The Infinite Zenith

Where insights on anime, games and life converge

Wake Up, Girls! New Chapter! Review and Reflection at the ¾ Mark

“When you are doing something neat, and you’re doing it with neat people, and there is that convergence, something amazing will happen.” —Rony Abovitz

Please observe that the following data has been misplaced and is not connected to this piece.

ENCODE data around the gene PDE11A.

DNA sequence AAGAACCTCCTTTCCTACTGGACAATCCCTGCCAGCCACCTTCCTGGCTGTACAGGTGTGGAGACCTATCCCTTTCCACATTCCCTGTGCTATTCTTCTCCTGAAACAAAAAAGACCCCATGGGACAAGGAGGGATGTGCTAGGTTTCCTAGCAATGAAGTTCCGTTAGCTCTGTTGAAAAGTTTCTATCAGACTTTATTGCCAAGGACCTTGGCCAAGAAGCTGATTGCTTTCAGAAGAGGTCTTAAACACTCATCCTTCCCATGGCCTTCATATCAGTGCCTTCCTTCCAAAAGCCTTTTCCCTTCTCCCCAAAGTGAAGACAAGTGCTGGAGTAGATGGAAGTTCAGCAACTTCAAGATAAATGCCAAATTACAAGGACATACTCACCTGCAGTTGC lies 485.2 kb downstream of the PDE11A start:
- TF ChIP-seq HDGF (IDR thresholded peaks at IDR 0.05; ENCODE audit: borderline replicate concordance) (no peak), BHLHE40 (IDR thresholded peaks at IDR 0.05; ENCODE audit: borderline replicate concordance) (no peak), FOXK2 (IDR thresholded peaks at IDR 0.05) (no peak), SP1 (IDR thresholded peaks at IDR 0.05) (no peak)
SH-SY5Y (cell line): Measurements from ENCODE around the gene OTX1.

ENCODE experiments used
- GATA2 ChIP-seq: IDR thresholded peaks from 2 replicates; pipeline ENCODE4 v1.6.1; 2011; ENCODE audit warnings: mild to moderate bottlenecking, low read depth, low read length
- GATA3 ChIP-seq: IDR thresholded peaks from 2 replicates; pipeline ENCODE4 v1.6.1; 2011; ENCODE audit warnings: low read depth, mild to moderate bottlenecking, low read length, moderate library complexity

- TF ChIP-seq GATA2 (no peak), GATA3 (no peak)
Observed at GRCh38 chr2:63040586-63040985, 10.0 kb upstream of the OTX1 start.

Ayumi, Itsuka and Otome manage to persuade Junko and Kouhei to take them on as idols-in-training. They are initially assigned to menial tasks, such as handing out fliers for WUG. They find the work to be exhausting and consider throwing in the towel, but when Junko reminds them that an idol’s duty is to smile, Ayumi recalls Mayu’s comments about idols working to ensure that others smile, as well. Encouraged, Ayumi and her friends step it up, handing out more fliers and generating interest amongst some of the people they speak with. They later meet up with WUG proper and formally introduce themselves to the group. When Kouhei and Junko learn that their performance was accidentally scheduled for the same date as I-1’s performance, WUG strives to nonetheless put in their strongest to ensure a successful concert. In one of their performances, Yoshino notices some members of the audience distracted by his phone and feels disheartened, wondering if they can truly capture everyone’s spirits, but Mayu believes that they should work on encouraging more viewers to enjoy their performances. Later, Tasuku gets in touch with WUG and announces that he’s giving them a song for free provided that they can come up with the lyrics. While the girls struggle to come up with the lyrics, pressures from their duties cause them to clash with one another. In spite of this, they manage to make up, and Mayu realises that their experiences form the core of WUG, which they can draw upon to convey within their song.